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Fall 2014 Edition


Tips For Dealing With Difficult Family Members


  • Is there someone in your immediate or extended family who gets on your nerves?
  • Do you sometimes find yourself distracted or impatient at work because you are thinking about a mother-in-law, brother-in-law, parent, child, or sibling who was insensitive or obnoxious during a recent phone call or visit?

"You are not alone," says Leonard Felder, Ph.D., who has been counseling individuals and families for over 25 years. In his book, When Difficult Relatives Happen To Good People, Felder interviewed 1,358 men and women about their family situations and found that over 70% of us have a frustrating or difficult relative who keeps stirring up conflicts. Felder suggests, "It's normal to have some stressful family interactions and your relatives probably won't change overnight. But there are specific things you can do to significantly change how you respond to these difficult individuals who are in your life for the long-haul."

Are You Carrying Unfinished Business About a Family Member?

Felder warns of five crucial signals that your family stresses are starting to affect you physically or emotionally. See how many of these sound familiar about you or someone you know:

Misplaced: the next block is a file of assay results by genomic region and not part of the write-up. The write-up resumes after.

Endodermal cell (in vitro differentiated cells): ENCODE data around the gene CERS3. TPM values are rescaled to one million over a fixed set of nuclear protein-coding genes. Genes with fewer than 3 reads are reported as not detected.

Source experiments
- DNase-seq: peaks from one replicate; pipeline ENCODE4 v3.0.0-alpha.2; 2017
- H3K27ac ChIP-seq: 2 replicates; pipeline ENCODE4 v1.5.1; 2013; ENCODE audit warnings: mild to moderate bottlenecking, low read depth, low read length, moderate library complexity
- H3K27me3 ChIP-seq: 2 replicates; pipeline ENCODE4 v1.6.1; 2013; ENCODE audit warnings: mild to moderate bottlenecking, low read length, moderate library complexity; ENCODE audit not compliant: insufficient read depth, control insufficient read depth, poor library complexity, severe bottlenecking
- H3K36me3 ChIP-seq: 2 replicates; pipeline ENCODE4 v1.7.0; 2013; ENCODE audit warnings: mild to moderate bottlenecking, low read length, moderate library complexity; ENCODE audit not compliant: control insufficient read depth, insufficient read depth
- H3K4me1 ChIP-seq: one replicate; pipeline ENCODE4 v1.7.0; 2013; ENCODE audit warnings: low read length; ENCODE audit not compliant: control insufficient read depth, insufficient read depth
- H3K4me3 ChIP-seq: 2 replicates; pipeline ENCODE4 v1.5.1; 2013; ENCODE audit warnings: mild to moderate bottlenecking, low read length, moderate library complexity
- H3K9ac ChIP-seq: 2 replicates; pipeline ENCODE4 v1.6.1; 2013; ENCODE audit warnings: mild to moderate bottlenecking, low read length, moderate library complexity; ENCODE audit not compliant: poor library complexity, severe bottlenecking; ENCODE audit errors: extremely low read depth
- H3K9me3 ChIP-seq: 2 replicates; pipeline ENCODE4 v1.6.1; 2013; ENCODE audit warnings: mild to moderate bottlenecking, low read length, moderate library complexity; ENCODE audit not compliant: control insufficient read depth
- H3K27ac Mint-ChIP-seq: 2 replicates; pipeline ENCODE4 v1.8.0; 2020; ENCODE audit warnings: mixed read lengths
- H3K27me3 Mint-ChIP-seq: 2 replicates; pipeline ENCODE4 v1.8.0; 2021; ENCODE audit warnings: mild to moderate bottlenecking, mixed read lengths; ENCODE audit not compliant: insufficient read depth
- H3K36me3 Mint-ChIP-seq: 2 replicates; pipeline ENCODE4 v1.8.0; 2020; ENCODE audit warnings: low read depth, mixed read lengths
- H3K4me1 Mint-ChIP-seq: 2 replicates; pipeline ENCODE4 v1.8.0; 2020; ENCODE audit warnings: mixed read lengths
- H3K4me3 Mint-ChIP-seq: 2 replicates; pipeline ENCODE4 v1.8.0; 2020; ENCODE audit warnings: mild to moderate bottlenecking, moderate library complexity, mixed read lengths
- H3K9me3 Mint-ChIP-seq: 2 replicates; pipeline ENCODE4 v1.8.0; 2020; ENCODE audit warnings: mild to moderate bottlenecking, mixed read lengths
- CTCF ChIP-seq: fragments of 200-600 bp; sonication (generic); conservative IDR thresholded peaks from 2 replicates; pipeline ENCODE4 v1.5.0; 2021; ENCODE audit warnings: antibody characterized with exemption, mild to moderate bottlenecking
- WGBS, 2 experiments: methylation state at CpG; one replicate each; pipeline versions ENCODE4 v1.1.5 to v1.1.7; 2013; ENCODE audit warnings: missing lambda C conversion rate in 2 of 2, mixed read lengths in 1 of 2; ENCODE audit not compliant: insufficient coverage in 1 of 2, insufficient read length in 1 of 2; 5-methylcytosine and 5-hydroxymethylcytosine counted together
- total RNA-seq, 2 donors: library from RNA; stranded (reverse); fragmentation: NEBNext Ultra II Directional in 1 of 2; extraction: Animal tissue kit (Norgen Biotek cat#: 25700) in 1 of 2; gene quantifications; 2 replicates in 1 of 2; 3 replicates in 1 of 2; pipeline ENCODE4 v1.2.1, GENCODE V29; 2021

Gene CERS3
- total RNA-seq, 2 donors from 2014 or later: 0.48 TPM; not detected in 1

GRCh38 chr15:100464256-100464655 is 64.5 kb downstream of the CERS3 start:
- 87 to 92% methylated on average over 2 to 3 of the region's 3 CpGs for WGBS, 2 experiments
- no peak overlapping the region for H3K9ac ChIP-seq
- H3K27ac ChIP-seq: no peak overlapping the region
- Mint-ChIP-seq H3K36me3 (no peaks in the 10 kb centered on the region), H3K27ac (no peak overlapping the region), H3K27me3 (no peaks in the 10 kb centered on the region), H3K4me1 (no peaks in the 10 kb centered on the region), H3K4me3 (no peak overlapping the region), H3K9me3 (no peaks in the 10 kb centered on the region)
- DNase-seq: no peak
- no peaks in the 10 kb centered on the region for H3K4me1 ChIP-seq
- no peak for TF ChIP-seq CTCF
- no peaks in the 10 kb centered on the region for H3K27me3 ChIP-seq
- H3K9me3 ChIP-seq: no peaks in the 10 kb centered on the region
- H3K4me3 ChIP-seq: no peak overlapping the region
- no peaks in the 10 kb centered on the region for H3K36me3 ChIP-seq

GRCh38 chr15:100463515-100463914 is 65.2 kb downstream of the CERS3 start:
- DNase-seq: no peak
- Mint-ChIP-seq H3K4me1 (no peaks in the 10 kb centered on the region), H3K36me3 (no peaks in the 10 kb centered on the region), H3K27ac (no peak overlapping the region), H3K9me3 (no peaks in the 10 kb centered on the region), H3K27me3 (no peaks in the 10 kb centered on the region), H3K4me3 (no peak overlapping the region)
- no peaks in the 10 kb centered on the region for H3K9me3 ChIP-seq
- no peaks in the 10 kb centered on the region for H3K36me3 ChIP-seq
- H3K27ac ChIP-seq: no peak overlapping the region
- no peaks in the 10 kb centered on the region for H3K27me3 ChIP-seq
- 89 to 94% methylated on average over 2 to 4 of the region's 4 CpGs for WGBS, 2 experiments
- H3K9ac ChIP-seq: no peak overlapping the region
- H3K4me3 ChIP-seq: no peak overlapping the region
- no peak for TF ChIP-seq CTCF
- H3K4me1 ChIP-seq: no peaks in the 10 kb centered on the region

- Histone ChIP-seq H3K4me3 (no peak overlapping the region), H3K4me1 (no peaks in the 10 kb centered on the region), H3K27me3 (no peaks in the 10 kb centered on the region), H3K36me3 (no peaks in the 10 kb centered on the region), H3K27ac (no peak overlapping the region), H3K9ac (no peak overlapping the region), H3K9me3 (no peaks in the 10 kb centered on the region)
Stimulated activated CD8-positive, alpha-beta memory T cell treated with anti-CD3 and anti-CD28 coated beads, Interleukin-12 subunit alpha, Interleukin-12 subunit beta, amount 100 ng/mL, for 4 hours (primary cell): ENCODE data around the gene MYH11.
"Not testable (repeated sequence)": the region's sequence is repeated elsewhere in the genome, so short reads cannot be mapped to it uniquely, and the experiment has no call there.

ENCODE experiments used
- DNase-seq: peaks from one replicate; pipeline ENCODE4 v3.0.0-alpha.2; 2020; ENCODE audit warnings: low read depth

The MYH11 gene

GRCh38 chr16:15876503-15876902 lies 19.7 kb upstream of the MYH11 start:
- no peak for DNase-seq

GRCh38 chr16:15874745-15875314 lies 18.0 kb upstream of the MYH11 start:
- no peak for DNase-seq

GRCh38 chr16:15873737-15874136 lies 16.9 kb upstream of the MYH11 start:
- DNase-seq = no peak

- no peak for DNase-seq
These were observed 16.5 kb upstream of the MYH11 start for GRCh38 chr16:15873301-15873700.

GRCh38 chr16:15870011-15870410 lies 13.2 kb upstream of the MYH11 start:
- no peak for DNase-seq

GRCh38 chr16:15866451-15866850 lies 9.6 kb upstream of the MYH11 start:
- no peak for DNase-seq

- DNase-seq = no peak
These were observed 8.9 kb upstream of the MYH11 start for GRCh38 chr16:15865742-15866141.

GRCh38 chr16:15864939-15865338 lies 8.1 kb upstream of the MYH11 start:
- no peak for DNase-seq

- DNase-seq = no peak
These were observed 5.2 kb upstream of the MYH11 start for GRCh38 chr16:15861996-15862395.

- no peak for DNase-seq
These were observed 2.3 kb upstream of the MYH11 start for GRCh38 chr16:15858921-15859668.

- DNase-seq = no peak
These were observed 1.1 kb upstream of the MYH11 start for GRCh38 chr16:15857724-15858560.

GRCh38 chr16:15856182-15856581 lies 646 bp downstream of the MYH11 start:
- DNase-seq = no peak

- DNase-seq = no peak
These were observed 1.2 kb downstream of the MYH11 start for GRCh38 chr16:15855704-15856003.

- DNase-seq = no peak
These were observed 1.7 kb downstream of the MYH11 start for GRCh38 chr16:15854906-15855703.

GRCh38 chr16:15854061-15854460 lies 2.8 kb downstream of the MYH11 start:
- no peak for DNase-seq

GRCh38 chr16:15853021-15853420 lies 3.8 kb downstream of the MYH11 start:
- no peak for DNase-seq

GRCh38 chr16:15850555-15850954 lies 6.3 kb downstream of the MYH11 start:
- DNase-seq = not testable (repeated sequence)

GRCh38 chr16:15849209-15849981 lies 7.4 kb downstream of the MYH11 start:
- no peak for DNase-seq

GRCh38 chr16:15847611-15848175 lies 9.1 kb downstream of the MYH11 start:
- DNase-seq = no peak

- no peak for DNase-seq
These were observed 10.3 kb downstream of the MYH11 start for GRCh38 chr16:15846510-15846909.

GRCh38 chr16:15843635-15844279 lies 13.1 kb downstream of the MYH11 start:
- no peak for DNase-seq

1. Is there someone in your family who tends to criticize you or give you harsh advice that makes you second-guess your financial well-being or your appearance?
  2. Do you sometimes find yourself physically tired or in a bad mood because of a recent unpleasant conversation or unresolved situation with a family member?
  3. Do you ever find that after a phone call or visit with one of your problematic relatives you tend to “take the edge off” by indulging a bit more than usual in food, alcohol, drugs, or other habits?
  4. Do you sometimes feel weighted down financially or emotionally because you are trying to help a family member who doesn’t seem to appreciate your efforts?
  5. Do you ever secretly wish your family was a little less difficult or a lot more supportive?

If one or more of these signals applies to you, there are two different ways to respond. The most common response is “denial.” According to Dr. Felder, “The majority of people attempt to ignore that there are frustrating issues happening in their family.” On the other hand, there is a healthier way to respond – to use proven techniques for dramatically improving your family interactions.

Suggestions To Help

Rather than letting your unresolved family conflicts continue to eat away at your insides, there are specific steps you can take, including:

-- Build a stronger alliance with the family members you do enjoy. Make sure you set aside a few minutes each week or each month to check in and strengthen the connection you have with siblings, cousins, in-laws and relatives who are sensible and caring. You might even ask one of your more well-respected relatives to speak up on your behalf the next time you are having a conflict with one of your more difficult family members. Felder recommends, “Ask ahead of the next family gathering for your most supportive relative to say to your often-critical family member, ‘Hey, that’s enough negative comments about Chris. From now on, let’s find something positive to talk about when the family gets together’.”